Is love worth $100? Brooklyn Bridge padlocks lead to fines

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NEW YORK — If you're thinking of attaching a so-called love lock on the Brooklyn Bridge, be warned: there will be a price to pay.

New York City officials on Friday announced a $100 fine for proclaiming your undying love with a padlock on the famous span.

The tradition started in Paris a few years ago. Couples write a message on a lock and throw away the key symbolizing their love can never be broken.

But now the city's Department of Transportation says love locks are breaking the Brooklyn Bridge.

"It sorta seems like a harmless romantic gesture, but it's really starting to pile up and become a problem," Department of Transportation Commissioner Polly Trottenberg said.

In September, a light cable filled with locks and other junk snapped and fell to the road below stopping traffic for hours, which is why the DOT is hanging signs on the bridge warning people about the $100 fine if they're caught hanging locks.

The news came as a disappointment to Sherri and Erin Kerr who came all the way from California to leave one.

"The first time I came I saw all the locks but didn't have one. So this time we brought the lock but...."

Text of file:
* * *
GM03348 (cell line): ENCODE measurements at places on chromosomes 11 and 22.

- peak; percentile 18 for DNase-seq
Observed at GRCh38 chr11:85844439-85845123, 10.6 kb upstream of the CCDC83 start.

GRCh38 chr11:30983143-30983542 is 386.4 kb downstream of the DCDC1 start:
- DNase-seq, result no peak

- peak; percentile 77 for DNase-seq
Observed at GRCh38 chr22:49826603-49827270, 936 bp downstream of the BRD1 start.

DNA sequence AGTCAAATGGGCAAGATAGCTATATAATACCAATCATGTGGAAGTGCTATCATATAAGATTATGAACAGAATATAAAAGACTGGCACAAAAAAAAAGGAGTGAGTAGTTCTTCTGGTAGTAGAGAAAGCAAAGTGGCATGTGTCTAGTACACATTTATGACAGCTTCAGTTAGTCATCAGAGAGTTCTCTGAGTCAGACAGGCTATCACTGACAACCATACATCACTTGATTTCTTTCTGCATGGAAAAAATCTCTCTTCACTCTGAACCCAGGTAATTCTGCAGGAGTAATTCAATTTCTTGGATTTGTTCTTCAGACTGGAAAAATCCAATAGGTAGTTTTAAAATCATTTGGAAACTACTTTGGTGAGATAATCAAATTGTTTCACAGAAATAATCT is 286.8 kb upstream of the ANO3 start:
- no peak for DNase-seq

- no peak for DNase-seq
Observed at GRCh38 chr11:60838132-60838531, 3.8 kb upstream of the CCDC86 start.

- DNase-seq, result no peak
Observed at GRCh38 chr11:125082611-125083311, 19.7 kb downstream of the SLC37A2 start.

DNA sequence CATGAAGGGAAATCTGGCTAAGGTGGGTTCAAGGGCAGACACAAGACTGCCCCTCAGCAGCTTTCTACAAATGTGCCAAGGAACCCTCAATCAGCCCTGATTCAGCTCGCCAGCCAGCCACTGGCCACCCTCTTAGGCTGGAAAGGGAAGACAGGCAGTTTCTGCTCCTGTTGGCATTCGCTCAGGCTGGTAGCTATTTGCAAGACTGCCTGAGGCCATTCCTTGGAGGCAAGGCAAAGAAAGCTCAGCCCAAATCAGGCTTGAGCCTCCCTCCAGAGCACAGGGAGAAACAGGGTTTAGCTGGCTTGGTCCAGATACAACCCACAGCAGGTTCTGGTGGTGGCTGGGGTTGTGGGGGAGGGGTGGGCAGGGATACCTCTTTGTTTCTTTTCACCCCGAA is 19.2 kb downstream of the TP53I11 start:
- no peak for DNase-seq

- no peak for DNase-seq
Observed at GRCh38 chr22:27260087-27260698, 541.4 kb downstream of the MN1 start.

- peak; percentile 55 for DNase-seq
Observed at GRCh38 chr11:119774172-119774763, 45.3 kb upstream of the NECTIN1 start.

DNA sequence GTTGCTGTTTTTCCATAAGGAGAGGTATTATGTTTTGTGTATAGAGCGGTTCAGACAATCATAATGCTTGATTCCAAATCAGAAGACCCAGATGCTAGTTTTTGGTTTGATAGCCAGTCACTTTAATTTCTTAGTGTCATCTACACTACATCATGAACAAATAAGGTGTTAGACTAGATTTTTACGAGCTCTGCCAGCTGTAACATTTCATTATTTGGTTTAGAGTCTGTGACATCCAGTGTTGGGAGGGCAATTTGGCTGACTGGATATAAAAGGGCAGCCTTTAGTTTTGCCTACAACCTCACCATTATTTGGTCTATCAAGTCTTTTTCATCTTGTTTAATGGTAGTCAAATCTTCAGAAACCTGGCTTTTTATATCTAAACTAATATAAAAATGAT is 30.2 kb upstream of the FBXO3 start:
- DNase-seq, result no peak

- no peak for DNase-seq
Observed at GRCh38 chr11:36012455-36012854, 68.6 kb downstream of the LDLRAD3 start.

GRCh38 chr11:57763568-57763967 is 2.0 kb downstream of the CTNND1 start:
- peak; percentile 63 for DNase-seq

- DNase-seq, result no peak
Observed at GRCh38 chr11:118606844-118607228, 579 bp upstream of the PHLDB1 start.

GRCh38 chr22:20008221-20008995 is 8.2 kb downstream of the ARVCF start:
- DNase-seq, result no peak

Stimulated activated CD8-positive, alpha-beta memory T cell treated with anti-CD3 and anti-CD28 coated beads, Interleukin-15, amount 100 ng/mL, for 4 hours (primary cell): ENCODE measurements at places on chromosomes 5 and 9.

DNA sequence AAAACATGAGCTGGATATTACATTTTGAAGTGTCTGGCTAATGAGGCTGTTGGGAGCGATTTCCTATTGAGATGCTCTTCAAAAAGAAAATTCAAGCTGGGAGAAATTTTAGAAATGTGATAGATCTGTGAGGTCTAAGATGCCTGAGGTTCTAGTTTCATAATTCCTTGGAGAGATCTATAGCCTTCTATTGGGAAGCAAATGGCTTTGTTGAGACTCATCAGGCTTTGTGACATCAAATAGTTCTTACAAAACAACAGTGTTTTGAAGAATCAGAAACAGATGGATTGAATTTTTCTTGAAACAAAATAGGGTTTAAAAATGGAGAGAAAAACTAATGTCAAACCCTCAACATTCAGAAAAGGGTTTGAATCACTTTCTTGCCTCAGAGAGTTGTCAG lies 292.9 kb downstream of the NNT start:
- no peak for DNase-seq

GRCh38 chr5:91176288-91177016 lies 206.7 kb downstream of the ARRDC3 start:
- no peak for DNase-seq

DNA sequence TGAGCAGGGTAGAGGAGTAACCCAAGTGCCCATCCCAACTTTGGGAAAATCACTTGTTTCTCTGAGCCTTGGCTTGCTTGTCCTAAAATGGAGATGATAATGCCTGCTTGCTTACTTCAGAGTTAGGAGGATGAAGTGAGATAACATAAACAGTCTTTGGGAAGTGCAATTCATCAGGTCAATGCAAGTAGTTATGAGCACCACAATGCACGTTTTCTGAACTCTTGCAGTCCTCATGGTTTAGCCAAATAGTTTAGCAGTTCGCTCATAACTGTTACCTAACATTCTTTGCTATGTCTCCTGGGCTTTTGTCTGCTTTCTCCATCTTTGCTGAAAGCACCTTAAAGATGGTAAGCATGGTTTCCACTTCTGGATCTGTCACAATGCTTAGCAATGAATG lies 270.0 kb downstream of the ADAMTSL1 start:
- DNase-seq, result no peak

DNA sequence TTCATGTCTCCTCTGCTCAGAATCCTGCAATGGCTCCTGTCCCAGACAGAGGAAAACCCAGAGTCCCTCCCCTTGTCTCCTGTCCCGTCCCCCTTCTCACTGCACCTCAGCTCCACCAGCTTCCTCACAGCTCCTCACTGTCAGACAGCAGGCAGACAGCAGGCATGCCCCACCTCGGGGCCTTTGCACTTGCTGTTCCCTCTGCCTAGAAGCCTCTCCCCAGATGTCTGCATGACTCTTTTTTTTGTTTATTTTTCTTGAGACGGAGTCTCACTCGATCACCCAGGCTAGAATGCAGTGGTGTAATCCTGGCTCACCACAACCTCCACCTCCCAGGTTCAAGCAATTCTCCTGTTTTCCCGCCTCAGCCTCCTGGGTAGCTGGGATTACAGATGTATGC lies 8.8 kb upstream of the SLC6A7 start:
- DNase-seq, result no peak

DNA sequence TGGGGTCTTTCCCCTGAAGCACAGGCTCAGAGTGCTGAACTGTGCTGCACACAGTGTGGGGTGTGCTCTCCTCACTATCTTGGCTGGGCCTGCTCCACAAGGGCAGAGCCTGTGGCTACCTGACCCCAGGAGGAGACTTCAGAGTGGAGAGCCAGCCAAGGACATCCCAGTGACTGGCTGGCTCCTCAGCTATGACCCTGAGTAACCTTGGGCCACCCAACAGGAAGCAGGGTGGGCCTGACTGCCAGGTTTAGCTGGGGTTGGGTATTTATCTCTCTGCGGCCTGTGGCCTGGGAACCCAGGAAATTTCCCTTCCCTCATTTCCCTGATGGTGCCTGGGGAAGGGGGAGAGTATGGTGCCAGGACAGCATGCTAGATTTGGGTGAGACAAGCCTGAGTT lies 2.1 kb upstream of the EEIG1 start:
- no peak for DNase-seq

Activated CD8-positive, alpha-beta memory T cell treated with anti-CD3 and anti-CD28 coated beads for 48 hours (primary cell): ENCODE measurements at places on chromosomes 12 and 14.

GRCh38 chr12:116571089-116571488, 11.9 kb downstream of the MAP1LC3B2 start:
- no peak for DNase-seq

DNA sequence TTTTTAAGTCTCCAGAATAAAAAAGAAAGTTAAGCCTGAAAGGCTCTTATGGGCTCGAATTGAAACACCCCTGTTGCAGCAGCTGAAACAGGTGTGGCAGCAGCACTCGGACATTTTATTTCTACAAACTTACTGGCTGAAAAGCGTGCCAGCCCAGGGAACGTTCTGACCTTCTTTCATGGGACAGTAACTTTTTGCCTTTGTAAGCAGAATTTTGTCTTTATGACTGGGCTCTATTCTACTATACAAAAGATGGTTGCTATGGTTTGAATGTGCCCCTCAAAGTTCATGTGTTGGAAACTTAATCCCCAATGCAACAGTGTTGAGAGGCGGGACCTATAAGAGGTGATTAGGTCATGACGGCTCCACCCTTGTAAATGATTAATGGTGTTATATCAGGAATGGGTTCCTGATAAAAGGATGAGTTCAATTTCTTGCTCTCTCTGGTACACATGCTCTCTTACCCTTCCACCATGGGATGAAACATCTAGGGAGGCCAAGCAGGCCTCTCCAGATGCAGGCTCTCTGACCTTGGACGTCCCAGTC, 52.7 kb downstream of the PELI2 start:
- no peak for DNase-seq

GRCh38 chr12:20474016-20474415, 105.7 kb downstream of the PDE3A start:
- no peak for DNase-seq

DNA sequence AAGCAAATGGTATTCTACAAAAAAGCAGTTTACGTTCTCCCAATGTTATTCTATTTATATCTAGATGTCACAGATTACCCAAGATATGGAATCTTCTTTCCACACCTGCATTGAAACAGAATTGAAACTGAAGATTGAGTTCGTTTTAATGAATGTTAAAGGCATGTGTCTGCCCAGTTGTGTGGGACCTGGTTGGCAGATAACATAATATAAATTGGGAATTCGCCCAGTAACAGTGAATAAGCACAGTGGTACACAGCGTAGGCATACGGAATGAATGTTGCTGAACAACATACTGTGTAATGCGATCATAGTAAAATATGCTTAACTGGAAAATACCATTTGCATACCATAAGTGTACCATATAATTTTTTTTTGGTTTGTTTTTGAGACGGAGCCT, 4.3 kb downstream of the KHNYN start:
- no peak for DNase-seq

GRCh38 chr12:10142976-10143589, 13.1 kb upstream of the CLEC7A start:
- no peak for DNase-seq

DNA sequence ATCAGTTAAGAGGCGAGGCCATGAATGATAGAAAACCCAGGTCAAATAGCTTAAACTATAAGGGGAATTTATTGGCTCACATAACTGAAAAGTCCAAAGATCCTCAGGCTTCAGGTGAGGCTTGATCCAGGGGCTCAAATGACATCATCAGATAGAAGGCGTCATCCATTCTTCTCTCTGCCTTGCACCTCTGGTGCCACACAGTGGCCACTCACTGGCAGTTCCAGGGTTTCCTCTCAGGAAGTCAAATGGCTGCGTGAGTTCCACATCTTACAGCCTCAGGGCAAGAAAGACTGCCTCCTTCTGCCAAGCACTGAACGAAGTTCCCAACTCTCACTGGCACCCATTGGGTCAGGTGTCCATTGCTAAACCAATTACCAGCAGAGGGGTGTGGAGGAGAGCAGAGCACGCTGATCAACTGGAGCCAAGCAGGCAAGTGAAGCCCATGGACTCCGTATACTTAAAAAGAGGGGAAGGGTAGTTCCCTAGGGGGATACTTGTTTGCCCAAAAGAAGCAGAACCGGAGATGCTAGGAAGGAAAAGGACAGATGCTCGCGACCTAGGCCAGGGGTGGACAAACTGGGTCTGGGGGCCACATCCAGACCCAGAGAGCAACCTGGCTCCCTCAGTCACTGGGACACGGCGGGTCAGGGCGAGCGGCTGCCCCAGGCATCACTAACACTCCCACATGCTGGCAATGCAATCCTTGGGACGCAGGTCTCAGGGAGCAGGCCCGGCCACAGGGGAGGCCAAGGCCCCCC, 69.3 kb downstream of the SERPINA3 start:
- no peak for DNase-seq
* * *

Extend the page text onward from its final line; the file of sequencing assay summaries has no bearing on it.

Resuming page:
"And we're not allowed to put it on," the mother and daughter said.

Since 2013, when DOT started keeping track, crews have cut more than 30,000 locks from the bridge -- a task that costs more than $100,000 annually. But Sherri Kerr thinks it's a small price to pay for the lasting romantic memories.

"I think that cutting locks should just be part of their job," Kerr said.

NEW YORK, NY - JANUARY 27: Locks hang from the Brooklyn Bridge after a snowstorm on January 27, 2015 in New York City. The storm, which was predicted to dump 20-30 inches of snow causing roads, highways and the subway to be shut down, was weaker than expected in New York City but hit Eastern Long Island and the New England region with full force. (Photo by Andrew Burton/Getty Images)

NEW YORK, NY - JANUARY 27: Locks hang from the Brooklyn Bridge after a snowstorm on January 27, 2015 in New York City.(Photo by Andrew Burton/Getty Images)